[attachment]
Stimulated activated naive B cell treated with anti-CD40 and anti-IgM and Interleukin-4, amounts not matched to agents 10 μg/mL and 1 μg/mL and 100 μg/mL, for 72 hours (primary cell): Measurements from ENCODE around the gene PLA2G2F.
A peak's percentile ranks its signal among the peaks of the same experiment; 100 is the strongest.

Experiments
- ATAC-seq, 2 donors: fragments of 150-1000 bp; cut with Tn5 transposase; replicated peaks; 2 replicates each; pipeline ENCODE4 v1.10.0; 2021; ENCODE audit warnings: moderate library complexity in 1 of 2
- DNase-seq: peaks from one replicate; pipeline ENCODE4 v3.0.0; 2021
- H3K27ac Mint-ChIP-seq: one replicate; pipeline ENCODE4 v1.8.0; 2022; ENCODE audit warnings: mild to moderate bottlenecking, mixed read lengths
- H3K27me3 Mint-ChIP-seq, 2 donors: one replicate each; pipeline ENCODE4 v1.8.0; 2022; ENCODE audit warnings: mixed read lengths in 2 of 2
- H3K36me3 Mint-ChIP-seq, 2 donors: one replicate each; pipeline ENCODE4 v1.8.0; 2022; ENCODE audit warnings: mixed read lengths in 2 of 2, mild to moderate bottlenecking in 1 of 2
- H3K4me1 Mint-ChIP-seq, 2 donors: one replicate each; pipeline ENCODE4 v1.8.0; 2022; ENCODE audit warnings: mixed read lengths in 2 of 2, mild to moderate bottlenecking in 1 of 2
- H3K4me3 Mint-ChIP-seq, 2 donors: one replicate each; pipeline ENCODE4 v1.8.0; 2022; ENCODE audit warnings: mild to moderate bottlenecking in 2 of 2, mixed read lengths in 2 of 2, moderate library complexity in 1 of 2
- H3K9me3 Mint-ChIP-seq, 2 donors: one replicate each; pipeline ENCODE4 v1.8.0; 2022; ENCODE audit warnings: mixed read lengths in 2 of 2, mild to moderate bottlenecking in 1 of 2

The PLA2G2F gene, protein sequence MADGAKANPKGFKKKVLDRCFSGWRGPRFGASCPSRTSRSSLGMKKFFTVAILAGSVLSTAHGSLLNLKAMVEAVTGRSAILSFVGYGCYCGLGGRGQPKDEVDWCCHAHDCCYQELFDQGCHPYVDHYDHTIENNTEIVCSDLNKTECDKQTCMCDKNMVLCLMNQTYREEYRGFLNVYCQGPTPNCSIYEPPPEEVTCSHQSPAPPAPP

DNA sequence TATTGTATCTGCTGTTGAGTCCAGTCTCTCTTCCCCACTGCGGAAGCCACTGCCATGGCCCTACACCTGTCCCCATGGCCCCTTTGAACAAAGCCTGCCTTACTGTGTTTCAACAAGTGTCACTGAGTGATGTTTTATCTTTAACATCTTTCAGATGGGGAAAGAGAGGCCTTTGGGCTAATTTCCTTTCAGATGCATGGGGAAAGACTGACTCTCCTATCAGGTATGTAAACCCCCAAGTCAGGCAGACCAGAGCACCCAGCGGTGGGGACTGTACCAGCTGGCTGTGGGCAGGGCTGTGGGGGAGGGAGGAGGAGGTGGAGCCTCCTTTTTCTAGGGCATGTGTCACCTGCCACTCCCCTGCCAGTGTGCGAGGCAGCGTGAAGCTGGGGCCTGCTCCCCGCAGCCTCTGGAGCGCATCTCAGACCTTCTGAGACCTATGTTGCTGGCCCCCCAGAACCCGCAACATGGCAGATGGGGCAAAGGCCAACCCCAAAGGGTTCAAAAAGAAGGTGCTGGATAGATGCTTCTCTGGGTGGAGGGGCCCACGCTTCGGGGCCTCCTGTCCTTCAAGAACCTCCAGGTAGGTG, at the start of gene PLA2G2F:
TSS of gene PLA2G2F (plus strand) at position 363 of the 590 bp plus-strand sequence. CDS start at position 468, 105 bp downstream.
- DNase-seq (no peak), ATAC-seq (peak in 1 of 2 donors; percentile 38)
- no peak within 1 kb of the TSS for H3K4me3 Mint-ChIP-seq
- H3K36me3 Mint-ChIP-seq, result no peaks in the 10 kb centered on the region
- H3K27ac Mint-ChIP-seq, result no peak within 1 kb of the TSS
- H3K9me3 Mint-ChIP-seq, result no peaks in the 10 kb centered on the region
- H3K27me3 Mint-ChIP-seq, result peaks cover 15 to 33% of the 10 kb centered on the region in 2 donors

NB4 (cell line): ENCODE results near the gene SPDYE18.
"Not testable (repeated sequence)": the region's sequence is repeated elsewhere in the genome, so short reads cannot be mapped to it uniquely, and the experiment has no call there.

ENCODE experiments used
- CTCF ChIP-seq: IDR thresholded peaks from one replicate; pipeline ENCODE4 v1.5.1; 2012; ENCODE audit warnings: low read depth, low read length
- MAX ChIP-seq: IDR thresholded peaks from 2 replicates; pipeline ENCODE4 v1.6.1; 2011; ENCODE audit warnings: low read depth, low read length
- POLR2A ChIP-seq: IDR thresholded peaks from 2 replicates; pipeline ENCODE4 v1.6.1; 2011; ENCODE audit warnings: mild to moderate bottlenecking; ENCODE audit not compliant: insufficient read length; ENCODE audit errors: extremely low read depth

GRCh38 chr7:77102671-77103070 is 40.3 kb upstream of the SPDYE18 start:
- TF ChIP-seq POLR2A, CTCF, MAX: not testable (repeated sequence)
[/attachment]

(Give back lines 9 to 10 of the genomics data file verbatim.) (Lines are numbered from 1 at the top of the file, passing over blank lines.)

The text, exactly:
- H3K4me1 Mint-ChIP-seq, 2 donors: one replicate each; pipeline ENCODE4 v1.8.0; 2022; ENCODE audit warnings: mixed read lengths in 2 of 2, mild to moderate bottlenecking in 1 of 2
- H3K4me3 Mint-ChIP-seq, 2 donors: one replicate each; pipeline ENCODE4 v1.8.0; 2022; ENCODE audit warnings: mild to moderate bottlenecking in 2 of 2, mixed read lengths in 2 of 2, moderate library complexity in 1 of 2